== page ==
Wild pitch


Getting Social in Education

Education in the 21st Century simply has to be transparent.  Given the immediate accessibility of information, interactive technologies, and a vast array of customized media, consumers expect to be able to access any kind of information at any given time. Parents and students want to be “in the know” in ways that they haven’t in the past.  When I was in school and didn’t really know much about the teacher in the next grade level, I had to wait for August to roll around to see if she or he was really as strict and hard or as sweet and nice as everyone said.  Now, we can simply follow that teacher’s blog or Twitter feed to get to know his or her educational philosophies and values.

At its best, this level of transparency can (and should) build the critical, trust-filled relationships that are at the center of our school’s mission for teaching and learning.  Rooted in the transparent partnership among Family, School, and Church, our unique mission touches upon a significant aspect of learning in the 21st Century—collaboration through connectedness. 

In today’s connected world, this collaboration can take place in many forms: good old-fashioned face-to-face conversations among colleagues or classmates or when those same colleagues and classmates share via the World Wide Web.  The powerful potential of social media can connect people and (in our case) institutions so that they can relate in productive and purposeful ways.  This same sort of connection is at the heart of our mission at PS, so we have to resist the temptation of seeing the Internet, blogs, and Twitter simply as forms of “technology.”  Instead, we need to see how using these media properly can literally connect Family, School, and Church with the world in the education and support of each child.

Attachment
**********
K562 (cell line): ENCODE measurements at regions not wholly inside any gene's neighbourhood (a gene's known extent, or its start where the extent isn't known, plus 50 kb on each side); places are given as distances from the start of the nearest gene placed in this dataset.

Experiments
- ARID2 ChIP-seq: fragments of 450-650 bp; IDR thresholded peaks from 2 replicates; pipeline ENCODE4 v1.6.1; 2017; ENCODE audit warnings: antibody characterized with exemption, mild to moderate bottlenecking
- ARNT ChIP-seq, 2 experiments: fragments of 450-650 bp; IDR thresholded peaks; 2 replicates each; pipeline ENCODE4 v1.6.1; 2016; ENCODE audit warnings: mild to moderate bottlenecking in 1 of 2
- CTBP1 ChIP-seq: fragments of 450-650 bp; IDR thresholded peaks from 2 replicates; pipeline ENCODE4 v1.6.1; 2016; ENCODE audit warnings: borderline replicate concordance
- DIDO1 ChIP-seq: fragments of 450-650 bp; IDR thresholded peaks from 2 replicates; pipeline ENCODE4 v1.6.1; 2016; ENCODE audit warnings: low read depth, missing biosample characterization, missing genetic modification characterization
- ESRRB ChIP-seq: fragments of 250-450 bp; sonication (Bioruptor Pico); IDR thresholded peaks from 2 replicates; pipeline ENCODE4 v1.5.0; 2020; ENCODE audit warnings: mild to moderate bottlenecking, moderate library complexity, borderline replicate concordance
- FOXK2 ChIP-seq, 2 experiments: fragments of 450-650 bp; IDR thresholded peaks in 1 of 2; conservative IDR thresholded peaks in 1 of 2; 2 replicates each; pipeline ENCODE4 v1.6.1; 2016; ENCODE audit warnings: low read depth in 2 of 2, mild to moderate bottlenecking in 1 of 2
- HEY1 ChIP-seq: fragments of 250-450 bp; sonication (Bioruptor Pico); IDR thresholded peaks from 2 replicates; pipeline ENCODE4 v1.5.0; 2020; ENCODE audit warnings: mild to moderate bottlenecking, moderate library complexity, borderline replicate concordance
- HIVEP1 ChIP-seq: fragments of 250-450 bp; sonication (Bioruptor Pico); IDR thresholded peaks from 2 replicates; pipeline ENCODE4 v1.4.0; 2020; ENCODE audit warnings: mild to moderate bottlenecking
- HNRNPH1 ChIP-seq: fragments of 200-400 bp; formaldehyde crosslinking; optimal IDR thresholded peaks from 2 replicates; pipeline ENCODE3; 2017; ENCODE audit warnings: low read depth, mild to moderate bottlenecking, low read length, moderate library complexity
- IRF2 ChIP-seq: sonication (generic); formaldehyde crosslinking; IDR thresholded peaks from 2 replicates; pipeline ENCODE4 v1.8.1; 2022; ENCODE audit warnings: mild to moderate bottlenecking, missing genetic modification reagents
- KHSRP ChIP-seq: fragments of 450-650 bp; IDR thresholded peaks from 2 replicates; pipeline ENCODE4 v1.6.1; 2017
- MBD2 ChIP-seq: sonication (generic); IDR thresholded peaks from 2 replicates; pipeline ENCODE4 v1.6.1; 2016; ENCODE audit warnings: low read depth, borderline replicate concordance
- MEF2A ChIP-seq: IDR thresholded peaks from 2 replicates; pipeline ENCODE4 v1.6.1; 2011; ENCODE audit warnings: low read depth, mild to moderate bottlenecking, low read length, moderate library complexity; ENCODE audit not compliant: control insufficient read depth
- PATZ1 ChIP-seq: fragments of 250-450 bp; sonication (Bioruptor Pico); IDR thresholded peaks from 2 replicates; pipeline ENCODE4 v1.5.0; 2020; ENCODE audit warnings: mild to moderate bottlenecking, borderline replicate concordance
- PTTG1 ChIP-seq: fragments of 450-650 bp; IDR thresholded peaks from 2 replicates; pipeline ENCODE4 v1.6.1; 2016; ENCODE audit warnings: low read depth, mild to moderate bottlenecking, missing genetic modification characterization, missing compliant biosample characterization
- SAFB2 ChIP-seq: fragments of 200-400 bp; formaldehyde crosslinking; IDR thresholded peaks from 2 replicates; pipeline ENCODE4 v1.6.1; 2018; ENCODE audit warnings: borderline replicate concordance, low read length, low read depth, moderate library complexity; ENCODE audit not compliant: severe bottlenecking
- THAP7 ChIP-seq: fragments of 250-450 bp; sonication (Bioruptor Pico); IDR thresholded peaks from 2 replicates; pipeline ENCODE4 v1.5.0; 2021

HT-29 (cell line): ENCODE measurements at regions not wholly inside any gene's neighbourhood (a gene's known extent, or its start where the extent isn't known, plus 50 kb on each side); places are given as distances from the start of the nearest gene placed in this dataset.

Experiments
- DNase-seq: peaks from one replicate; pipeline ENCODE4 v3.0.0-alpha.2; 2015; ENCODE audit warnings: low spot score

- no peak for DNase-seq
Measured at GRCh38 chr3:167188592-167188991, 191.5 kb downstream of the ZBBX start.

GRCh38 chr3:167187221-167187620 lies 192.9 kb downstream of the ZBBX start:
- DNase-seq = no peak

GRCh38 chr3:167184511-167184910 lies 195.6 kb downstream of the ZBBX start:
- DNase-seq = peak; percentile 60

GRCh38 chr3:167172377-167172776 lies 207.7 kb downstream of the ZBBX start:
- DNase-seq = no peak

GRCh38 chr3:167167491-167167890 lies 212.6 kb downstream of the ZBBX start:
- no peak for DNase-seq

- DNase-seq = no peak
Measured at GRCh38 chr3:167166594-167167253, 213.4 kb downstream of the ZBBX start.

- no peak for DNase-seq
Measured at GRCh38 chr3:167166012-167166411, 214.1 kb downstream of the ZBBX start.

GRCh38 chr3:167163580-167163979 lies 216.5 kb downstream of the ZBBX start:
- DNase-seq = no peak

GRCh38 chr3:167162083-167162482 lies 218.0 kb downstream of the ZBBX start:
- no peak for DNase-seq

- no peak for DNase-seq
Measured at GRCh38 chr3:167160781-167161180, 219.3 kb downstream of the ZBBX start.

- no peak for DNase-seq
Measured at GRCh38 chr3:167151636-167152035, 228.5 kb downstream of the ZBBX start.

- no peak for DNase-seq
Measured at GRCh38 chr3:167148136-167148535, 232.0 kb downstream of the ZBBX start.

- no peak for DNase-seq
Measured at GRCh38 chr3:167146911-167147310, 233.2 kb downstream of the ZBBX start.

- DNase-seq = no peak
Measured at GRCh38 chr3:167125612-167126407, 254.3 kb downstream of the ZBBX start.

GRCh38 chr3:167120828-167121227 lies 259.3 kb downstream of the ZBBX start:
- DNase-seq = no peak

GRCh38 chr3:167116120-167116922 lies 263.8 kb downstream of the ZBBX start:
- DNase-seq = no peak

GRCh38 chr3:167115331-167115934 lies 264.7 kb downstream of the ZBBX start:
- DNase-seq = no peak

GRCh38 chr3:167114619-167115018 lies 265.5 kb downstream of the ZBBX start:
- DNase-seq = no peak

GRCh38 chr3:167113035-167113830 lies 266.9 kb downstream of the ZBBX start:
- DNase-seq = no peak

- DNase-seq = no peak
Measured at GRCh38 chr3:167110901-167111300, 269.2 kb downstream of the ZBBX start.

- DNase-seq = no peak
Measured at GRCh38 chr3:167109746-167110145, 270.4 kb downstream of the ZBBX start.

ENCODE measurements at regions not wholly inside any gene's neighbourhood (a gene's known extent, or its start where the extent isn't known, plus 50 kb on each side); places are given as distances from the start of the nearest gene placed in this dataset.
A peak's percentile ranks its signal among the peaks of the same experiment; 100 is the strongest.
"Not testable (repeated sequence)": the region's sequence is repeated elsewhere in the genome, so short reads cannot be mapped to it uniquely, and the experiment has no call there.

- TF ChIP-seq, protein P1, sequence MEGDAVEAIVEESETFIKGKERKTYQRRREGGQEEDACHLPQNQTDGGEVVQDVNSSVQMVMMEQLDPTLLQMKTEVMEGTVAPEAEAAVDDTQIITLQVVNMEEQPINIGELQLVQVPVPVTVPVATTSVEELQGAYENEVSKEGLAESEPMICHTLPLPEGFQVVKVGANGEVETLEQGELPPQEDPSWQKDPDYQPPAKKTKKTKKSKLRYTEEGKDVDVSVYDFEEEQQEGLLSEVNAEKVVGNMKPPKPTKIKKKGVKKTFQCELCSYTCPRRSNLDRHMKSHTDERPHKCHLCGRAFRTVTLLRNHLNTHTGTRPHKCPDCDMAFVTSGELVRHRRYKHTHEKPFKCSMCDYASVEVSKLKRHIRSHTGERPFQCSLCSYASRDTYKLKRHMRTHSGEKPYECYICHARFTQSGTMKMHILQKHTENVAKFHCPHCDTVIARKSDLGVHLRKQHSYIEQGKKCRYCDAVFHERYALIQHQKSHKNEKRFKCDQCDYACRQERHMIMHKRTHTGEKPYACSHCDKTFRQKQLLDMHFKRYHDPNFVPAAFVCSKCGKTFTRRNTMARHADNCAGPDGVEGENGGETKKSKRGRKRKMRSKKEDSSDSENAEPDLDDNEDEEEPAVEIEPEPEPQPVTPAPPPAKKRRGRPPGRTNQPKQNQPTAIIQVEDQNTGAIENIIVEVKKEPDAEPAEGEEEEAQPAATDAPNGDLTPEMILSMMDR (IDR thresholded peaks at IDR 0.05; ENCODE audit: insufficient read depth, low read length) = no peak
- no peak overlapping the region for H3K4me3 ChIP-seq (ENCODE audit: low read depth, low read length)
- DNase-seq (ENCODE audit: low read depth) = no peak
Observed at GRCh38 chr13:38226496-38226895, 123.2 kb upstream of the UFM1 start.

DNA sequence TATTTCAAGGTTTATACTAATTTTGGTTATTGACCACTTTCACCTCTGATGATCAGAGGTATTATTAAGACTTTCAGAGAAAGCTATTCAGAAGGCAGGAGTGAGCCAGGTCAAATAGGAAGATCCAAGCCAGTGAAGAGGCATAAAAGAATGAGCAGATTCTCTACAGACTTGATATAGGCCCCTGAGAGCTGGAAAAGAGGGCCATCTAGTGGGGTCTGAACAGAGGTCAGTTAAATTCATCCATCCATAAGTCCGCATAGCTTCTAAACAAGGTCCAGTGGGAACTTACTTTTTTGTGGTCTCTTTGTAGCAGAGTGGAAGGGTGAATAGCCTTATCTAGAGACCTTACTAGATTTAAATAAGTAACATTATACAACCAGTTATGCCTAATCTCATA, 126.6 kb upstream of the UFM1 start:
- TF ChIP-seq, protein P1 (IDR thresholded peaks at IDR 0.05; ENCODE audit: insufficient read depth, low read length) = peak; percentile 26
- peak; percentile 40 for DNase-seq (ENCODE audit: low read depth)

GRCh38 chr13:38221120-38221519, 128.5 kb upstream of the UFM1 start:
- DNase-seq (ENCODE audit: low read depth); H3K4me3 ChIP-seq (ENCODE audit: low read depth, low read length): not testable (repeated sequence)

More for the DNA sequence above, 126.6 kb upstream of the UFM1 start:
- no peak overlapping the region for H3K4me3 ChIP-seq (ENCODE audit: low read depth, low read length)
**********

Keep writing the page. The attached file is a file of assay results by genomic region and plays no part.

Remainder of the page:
We have very carefully and strategically developed institutional presences in social media through Facebook and Pinterest as a way not only of staying connected with the widest array of “followers,” but also for the purpose of sharing who we are today and whom we hope to become in this revolutionary era of 21st Century education.

Moreover, we’ve found that social media used for advancing the School’s mission and presence can accentuate individual passion and institutional direction.  If we are going to transform education so that it’s truly built to last deep into the 21st Century, that transformation will occur because we have connected the passions and interests of energetic learners and dedicated teachers.  By utilizing the Internet, blogs, Wikis, Twitter, and the like, we have the opportunity not only to connect with people of different ideas and backgrounds, but to people with similar interests—all as we seek to advance our particular view of integrated and interesting learning. 

For a powerful discussion of this phenomenon, take a look at this TED Talk by Chris Anderson as he discusses how people with similar interests can connect to create innovation in new areas.  While his lens is that of the development of dance, it’s easy to extrapolate similar impacts in the world of education.

Part of this week’s Highlight is to inform you about the School’s efforts to be more broadly and deeply connected with all of our constituencies. Another (and, perhaps, more important) part is to invite you to be moreconnected with us as we develop our social media presence and advance our mission into the 21st Century.  

Posted by Dr. Mark Carleton on Thursday April, 19, 2012 at 03:33PM


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An independent, co-ed day school for students 3 years old through 8th grade


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